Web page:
4. account holders can have any number of handles (“email addresses”) associated with a given public key. They can access their email simply by asking for it. (Either there’s no passwords or everyone has the same password.)
  5. the server holds public keys so it can send the messages in item 2 (and provide a convenient system for sending the messages).
  6. Provide a simple to use web-based client for the service (which does all its encryption / decryption client-side) and provide links to a number of alternative open source clients. Make all the clients as transparent as possible.
  7. Provide a web-based client that deals only in encrypted data. (I.e. requires the user to manually extract and decrypt incoming messages, and encrypt outgoing messages.)
  8. Pay for all of this by charging a small amount (say $0.01) for each message sent to a user. (This is Bill Gates’s proposed solution to spam from way back, and if we’re going to migrate off email, we might as well cash in that idea.) Any profits could be donated to MSF, or the campaign to drown Jenny McCarthy in cat vomit.

Now, practically speaking, we could use passwords simply to prevent nuisance denial of service attacks, but we’d have absolutely no problem giving those passwords to anyone who showed up to our office in a sufficiently impressive suit, or driving a big enough SUV.

So, this gives us a pretty secure email system that is fairly interoperable with existing email systems (modulo requiring users “outside” the system to opt into using it, at least to contact its users) and which doesn’t hold any private information or keys at all. Heck, it can simply expose all of its data to Google. (Indeed, it could keep its code repositories exposed so that suspicious users could review changes to its codebase.) Now, it can’t be used with idiotic services that send you your login details, but you can either use another email service (e.g. gmail or mailinator) for those or implement a cryptographic bridge (e.g. if you subscribe using an email address prefixed with “insecure-” then it might do the encryption serverside for you.

Note that as described, the system doesn’t conceal metadata. So if [email protected] sends [email protected] orders to assassinate that pesky reporter, the fact that such a communication occurred (if not its content) is stored on the server. Of course, you could use the web client to anonymously send and/or receive the message, and use Tor to avoid leaving too much of a trace of having done that, but it’s kind of inconvenient, so normal people won’t do it very often. A normal person wants an email client that Just Works (this can provide that) and to exchange email with other people (this can get you there).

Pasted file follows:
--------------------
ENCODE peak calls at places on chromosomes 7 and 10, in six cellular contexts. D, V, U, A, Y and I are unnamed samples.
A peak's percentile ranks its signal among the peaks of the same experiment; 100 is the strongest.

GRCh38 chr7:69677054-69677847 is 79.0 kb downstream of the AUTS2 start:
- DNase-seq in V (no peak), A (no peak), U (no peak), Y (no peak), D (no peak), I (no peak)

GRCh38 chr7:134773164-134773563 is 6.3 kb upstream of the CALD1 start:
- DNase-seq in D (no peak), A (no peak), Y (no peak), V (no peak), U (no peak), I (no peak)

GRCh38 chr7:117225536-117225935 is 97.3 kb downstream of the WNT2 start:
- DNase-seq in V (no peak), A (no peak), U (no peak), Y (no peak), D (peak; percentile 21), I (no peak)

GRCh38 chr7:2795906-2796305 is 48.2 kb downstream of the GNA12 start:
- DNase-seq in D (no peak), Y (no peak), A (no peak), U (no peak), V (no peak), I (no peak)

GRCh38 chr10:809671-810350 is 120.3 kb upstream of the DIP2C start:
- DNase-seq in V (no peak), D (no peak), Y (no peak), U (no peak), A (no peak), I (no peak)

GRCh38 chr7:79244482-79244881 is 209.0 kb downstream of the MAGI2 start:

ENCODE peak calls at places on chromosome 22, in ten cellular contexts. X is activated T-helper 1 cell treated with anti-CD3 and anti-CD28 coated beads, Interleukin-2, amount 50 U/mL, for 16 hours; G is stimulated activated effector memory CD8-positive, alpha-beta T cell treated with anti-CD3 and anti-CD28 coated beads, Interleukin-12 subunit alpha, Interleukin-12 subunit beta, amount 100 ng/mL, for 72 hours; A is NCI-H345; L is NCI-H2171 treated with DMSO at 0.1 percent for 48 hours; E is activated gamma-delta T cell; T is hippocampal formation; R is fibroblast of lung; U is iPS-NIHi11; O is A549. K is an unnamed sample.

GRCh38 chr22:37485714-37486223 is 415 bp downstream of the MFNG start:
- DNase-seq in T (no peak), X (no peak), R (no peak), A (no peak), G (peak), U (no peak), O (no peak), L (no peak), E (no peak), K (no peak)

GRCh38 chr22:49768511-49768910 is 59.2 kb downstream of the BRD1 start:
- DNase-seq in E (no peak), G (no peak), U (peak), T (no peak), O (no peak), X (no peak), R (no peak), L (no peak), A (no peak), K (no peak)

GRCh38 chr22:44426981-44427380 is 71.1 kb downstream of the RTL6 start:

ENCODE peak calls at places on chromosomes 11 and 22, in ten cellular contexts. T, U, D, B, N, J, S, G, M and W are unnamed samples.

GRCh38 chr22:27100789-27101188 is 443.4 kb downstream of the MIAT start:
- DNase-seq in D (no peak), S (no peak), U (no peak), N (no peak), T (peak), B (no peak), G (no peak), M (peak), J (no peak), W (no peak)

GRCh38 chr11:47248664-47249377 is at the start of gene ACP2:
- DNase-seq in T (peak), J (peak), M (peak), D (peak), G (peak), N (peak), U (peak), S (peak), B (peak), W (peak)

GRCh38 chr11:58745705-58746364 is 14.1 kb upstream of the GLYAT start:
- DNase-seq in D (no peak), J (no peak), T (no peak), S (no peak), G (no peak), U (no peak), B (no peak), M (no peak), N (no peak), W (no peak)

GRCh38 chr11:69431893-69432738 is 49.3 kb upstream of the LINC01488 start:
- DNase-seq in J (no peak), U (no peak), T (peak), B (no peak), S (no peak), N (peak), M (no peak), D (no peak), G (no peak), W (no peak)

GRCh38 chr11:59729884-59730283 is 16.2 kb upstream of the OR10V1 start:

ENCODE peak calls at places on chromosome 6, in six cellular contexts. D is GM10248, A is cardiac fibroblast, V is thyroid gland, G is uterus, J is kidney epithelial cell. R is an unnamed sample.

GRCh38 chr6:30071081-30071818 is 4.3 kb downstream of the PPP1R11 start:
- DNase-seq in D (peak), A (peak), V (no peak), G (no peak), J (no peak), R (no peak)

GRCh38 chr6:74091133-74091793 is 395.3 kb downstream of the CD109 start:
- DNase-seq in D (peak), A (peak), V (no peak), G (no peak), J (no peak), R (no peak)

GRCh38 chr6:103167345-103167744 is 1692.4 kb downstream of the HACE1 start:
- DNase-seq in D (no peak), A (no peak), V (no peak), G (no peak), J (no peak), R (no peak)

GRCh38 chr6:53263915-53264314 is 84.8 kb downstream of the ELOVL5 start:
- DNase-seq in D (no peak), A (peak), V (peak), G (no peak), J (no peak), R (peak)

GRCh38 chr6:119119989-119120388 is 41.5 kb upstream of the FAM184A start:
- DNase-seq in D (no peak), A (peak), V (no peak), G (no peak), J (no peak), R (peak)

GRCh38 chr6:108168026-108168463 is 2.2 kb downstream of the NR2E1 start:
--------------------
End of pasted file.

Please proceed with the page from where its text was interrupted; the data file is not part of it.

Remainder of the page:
The proposed system provides end-to-end encryption of message content without the server needing to store any private keys and would allow all key components of the system to run in the browser (and thus have openly inspectable runtime code that could be monitored for changes). But it won’t stop the NSA from hitting you with a $5 wrench until you tell them where you keep your private key.

The GIMP Revisited

GIMP in Single-Window Mode
GIMP in Single-Window Mode

As part of my quest to replace Adobe’s Creative Suite with less expensive alternatives, I revisited The GIMP (“The GNU Image Manipulation Program”) the best-known open-source Photoshop clone. Earlier versions of GIMP were both hard to install and required X11 (they also tended to come with non-standard fonts) as well as having a confusing multi-window interface. All of these issues have been addressed as of August 2012 (yes, I’m late to the party).

(Inkscape still requires X11, and since there are plenty of inexpensive Illustrator alternatives that do not require X11, I am ignoring it for now.)

The version of GIMP I played with is the one that emphasizes Python scriptability. I didn’t actually try scripting it, but I’ll assume that the Python stuff is there and works ( scriptability is generally the most robust feature of open source projects).

First the good:

  • It’s free and open source.
  • Supports Photoshop’s pair-kerning shortcuts (option-left/right-arrow).
  • You no longer need to install X11 or jump through hoops to get a Mac version of GIMP. You can go straight to the main download page and get a .dmg.
  • The user interface is much improved over earlier versions. In many respects just as refined as Photoshop’s (and just as cluttered).
  • Single window mode.